Paul Baker


  • 70 Cowcaddens Road, Glasgow Caledonian University

    G4 0BA Glasgow

    United Kingdom

Calculated based on number of publications stored in Pure and citations from Scopus
1990 …2016

Research activity per year

Personal profile

Research interests

Zoonoses: the source of the next Emerging Infectious Disease


Zoonoses are diseases that can be transmitted from animals to humans, and have been the source of many of the pandemics that have devastated human populations throughout history 1,2. To prevent new emerging infectious diseases it is essential to identify the pathogens (e.g. viruses, bacteria or protozoans) that are currently circulating in the populations of animals that we are in contact with, including pets, farm animals and wildlife.

Ticks are a vector for many diseases worldwide, and in the UK tick numbers are on the increase. In Europe, the number of diseases that we can contract from them is also growing, for example the geographical distribution of tick-borne encephalitis and Crimean-Congo haemorrhagic fever virus are changing and are now endemic in eastern and some parts of southern Europe3.

Here in the UK cases of Lyme disease4, caused by the spirochaete bacteria Borrelia burgdorferi and transmitted to humans through bites of the Ixodes genus of tick are increasing, and a closely related species Borrelia myamotoi5 has recently been found in ticks in southern England. It is not only humans that are at risk of new infections, Babeosis canis a protozoan of dogs has also been reported in Essex in England, these are the first cases in the UK found in dogs that have never been abroad6.

By analysing the ticks present on pets and on other animals such as hedgehogs7 that are in close contact or interact with people, identifying, the species of the ticks, the bacteria, the viruses, the protozoans, and the animals the ticks have previously fed on, we can have a better chance of predicting the sources of future infections, and the risk to human health8, 9.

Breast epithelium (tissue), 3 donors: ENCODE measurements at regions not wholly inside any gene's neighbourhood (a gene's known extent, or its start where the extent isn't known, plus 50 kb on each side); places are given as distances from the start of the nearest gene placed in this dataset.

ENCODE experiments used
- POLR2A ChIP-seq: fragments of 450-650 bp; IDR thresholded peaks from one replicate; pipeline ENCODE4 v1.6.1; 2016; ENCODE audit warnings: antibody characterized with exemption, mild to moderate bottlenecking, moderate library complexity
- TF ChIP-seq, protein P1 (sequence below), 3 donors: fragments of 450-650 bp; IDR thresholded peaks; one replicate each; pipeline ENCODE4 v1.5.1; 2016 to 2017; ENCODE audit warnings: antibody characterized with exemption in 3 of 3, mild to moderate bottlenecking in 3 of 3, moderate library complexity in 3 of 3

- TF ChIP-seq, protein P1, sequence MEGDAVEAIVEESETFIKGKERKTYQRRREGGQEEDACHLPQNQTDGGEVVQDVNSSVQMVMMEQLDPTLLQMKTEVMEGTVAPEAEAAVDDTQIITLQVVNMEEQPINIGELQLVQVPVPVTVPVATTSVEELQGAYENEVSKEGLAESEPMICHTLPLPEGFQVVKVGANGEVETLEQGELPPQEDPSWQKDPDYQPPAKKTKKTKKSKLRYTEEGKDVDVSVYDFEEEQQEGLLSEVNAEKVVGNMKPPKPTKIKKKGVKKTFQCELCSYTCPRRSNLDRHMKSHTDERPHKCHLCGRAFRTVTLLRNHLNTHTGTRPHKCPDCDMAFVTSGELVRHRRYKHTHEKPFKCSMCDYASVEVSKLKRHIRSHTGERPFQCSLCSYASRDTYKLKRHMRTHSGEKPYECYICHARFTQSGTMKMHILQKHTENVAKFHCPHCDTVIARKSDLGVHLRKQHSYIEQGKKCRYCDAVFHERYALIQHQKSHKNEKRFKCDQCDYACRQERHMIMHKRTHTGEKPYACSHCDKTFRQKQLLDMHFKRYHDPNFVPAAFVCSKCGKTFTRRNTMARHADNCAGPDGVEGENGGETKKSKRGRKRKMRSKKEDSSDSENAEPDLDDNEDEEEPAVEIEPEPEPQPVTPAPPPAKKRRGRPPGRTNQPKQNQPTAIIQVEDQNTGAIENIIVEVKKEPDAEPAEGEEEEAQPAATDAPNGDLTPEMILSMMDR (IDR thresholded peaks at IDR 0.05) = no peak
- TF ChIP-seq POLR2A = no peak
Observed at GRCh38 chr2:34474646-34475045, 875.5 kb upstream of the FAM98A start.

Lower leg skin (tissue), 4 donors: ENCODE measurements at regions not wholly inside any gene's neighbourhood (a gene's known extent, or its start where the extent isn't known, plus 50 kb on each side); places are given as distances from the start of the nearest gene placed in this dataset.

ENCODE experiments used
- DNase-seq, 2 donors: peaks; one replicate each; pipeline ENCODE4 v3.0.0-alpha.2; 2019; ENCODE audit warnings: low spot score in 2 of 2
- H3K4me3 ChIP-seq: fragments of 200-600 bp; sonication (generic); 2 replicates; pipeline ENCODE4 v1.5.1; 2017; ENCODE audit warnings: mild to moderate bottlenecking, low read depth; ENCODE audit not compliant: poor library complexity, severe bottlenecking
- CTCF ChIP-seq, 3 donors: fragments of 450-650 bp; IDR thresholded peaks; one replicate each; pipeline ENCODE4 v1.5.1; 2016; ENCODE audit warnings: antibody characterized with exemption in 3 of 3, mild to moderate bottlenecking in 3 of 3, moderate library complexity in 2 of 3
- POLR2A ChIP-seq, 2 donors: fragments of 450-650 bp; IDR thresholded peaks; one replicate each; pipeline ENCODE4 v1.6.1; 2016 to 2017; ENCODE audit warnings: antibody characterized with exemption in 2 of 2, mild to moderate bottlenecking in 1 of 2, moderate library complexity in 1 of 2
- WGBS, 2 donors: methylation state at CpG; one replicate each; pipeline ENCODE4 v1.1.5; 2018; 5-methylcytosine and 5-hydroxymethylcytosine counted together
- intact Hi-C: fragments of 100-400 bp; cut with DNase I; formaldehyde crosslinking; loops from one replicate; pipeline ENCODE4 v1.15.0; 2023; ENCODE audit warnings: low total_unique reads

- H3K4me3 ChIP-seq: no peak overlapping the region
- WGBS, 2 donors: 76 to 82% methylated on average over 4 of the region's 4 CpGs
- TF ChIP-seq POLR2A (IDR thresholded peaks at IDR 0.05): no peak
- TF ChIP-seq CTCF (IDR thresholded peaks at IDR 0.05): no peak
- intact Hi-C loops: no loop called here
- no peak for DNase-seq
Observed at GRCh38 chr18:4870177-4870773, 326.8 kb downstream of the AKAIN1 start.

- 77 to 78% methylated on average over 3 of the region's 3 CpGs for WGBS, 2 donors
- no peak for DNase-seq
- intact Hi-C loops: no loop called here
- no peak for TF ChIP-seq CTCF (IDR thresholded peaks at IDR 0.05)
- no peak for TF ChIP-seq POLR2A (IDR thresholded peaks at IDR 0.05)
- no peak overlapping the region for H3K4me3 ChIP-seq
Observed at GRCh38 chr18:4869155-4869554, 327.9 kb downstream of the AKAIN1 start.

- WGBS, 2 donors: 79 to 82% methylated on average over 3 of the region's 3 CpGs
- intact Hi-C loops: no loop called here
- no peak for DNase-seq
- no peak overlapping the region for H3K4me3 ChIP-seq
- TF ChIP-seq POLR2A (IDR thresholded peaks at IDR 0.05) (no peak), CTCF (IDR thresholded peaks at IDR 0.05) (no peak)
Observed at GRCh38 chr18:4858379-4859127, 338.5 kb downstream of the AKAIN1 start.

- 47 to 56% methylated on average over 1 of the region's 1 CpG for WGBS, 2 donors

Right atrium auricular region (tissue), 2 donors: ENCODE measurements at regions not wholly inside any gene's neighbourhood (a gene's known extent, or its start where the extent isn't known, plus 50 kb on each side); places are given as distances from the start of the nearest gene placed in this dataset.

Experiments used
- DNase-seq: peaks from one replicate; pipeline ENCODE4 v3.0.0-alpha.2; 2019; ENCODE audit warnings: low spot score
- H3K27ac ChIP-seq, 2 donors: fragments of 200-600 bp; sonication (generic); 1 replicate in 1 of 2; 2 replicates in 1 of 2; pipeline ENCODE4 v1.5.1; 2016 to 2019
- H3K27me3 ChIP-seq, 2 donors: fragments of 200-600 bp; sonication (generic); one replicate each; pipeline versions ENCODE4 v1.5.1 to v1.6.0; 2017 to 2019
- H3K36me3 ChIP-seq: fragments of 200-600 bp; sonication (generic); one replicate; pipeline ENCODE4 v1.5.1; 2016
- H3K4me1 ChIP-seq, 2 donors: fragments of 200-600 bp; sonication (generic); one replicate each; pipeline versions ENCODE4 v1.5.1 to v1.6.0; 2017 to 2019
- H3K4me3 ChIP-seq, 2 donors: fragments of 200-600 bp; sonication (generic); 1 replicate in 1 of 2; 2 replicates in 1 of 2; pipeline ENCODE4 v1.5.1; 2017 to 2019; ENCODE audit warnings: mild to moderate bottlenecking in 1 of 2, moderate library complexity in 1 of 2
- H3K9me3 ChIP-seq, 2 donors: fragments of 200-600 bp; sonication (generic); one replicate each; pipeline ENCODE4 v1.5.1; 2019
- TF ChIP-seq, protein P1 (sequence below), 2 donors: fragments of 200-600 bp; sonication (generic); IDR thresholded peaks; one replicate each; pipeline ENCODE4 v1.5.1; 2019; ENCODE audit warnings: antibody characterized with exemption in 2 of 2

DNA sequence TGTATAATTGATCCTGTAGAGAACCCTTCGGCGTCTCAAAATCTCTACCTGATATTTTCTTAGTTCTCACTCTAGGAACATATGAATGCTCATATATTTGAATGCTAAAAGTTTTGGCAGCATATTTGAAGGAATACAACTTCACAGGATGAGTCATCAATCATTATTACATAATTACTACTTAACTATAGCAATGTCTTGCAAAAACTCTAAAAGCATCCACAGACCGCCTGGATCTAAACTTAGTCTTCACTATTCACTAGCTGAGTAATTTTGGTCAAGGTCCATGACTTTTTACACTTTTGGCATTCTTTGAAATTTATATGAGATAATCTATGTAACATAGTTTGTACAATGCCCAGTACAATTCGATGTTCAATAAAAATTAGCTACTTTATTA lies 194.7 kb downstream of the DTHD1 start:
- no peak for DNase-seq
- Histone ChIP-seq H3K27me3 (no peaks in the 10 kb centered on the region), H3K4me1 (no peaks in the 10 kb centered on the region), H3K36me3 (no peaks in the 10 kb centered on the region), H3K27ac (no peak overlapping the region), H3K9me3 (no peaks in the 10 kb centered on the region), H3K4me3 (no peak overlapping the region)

Ticks can also be transported while feeding on migratory birds to the UK from as far away as Africa and eastern Siberia and therefor are a possible source of new viral and bacterial pathogens that may cause human disease10.

Which species are hosting these vectors, how prevalent are the pathogens and, at what levels?


Using molecular biology techniques such as PCR, qPCR Cloning sequencing and bioinformatics I am interested in designing and developing assays to identify these newly arrived pathogens, and the hosts and vectors involved in their propagation.

Expertise related to UN Sustainable Development Goals

In 2015, UN member states agreed to 17 global Sustainable Development Goals (SDGs) to end poverty, protect the planet and ensure prosperity for all. This person’s work contributes towards the following SDG(s):

  • SDG 3 - Good Health and Well-being
  • SDG 14 - Life Below Water


Dive into the research topics where Paul Baker is active. These topic labels come from the works of this person. Together they form a unique fingerprint.
  • 1 Similar Profiles